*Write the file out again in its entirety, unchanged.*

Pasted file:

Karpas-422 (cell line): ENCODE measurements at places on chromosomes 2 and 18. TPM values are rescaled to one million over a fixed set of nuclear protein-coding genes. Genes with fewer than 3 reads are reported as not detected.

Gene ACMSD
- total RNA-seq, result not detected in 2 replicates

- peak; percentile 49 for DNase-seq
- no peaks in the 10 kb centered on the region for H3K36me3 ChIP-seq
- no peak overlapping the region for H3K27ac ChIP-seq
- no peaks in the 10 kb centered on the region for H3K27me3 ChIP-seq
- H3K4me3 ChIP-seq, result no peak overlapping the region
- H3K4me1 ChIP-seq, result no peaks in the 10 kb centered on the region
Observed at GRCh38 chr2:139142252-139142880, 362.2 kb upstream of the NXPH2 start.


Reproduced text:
Karpas-422 (cell line): ENCODE measurements at places on chromosomes 2 and 18. TPM values are rescaled to one million over a fixed set of nuclear protein-coding genes. Genes with fewer than 3 reads are reported as not detected.

Gene ACMSD
- total RNA-seq, result not detected in 2 replicates

- peak; percentile 49 for DNase-seq
- no peaks in the 10 kb centered on the region for H3K36me3 ChIP-seq
- no peak overlapping the region for H3K27ac ChIP-seq
- no peaks in the 10 kb centered on the region for H3K27me3 ChIP-seq
- H3K4me3 ChIP-seq, result no peak overlapping the region
- H3K4me1 ChIP-seq, result no peaks in the 10 kb centered on the region
Observed at GRCh38 chr2:139142252-139142880, 362.2 kb upstream of the NXPH2 start.